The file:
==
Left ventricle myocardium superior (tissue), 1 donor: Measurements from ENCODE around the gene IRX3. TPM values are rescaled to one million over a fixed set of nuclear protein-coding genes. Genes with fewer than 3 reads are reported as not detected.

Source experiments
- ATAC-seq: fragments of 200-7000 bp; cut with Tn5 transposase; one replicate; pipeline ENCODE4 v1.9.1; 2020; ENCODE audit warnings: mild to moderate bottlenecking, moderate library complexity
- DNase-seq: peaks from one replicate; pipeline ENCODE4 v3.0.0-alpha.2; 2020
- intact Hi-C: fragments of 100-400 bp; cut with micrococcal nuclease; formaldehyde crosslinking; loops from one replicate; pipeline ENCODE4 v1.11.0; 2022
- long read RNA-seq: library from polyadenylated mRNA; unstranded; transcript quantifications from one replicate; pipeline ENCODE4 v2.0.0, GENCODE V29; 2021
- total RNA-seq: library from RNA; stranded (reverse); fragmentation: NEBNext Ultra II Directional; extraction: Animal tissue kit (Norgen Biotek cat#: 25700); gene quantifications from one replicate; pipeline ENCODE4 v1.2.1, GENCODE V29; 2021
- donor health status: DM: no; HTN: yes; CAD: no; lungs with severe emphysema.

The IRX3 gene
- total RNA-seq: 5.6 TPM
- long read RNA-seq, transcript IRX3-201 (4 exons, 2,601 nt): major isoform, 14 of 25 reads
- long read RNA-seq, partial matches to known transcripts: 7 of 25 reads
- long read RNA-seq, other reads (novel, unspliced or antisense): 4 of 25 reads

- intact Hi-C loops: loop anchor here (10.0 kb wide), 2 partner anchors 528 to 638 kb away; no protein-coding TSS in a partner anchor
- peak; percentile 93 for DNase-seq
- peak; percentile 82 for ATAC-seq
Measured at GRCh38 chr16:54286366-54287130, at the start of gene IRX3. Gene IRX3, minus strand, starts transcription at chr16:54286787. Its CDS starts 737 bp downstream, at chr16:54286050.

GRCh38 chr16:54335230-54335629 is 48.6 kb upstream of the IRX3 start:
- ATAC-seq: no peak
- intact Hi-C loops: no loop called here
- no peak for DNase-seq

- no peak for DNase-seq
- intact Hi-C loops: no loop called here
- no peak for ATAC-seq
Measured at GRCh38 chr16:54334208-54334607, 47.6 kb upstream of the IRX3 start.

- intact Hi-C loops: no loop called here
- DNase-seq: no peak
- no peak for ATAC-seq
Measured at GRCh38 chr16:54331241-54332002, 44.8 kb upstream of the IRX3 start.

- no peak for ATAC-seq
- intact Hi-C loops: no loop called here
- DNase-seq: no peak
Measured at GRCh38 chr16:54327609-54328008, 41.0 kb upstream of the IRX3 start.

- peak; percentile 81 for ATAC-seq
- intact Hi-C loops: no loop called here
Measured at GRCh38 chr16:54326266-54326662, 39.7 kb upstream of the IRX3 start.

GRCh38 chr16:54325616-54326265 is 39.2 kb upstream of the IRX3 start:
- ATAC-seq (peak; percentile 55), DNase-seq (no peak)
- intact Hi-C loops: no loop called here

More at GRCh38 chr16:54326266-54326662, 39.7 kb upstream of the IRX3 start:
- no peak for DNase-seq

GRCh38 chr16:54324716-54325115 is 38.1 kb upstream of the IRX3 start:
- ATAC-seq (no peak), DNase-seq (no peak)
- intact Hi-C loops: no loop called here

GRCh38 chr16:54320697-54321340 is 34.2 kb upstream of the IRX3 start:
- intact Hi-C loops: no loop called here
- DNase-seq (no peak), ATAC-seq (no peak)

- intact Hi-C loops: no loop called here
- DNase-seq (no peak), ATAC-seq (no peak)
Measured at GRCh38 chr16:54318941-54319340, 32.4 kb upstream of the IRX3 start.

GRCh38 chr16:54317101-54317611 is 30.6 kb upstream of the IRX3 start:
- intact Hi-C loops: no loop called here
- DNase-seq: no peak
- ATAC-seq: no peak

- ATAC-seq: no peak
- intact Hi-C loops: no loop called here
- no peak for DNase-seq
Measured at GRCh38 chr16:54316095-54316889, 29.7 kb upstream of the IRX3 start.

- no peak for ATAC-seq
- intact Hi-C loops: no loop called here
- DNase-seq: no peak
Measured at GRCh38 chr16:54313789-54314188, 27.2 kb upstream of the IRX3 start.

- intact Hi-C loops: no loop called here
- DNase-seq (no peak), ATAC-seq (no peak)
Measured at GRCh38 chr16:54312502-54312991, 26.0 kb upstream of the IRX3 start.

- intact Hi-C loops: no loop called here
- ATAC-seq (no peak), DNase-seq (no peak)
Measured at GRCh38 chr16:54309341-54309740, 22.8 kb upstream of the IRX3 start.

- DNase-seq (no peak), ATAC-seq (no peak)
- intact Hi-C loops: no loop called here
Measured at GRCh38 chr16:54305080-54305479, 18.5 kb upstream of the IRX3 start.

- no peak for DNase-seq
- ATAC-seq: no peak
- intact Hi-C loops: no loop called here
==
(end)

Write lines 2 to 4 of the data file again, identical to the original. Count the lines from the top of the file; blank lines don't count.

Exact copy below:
Source experiments
- ATAC-seq: fragments of 200-7000 bp; cut with Tn5 transposase; one replicate; pipeline ENCODE4 v1.9.1; 2020; ENCODE audit warnings: mild to moderate bottlenecking, moderate library complexity
- DNase-seq: peaks from one replicate; pipeline ENCODE4 v3.0.0-alpha.2; 2020